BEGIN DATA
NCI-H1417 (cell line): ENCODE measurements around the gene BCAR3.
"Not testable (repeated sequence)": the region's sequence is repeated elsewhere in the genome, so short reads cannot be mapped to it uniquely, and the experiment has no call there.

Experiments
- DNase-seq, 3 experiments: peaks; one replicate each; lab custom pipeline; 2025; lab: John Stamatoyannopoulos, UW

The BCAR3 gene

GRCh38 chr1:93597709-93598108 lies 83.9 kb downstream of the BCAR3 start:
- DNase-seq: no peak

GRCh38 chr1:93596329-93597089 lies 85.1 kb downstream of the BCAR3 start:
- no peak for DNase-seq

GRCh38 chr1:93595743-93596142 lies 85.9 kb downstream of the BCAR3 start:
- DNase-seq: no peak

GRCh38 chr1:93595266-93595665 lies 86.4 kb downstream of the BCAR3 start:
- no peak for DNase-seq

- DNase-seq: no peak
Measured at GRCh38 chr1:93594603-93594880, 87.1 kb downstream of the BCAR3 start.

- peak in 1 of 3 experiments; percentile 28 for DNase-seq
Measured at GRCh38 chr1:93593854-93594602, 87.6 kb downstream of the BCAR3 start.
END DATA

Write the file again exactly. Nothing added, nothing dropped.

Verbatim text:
NCI-H1417 (cell line): ENCODE measurements around the gene BCAR3.
"Not testable (repeated sequence)": the region's sequence is repeated elsewhere in the genome, so short reads cannot be mapped to it uniquely, and the experiment has no call there.

Experiments
- DNase-seq, 3 experiments: peaks; one replicate each; lab custom pipeline; 2025; lab: John Stamatoyannopoulos, UW

The BCAR3 gene

GRCh38 chr1:93597709-93598108 lies 83.9 kb downstream of the BCAR3 start:
- DNase-seq: no peak

GRCh38 chr1:93596329-93597089 lies 85.1 kb downstream of the BCAR3 start:
- no peak for DNase-seq

GRCh38 chr1:93595743-93596142 lies 85.9 kb downstream of the BCAR3 start:
- DNase-seq: no peak

GRCh38 chr1:93595266-93595665 lies 86.4 kb downstream of the BCAR3 start:
- no peak for DNase-seq

- DNase-seq: no peak
Measured at GRCh38 chr1:93594603-93594880, 87.1 kb downstream of the BCAR3 start.

- peak in 1 of 3 experiments; percentile 28 for DNase-seq
Measured at GRCh38 chr1:93593854-93594602, 87.6 kb downstream of the BCAR3 start.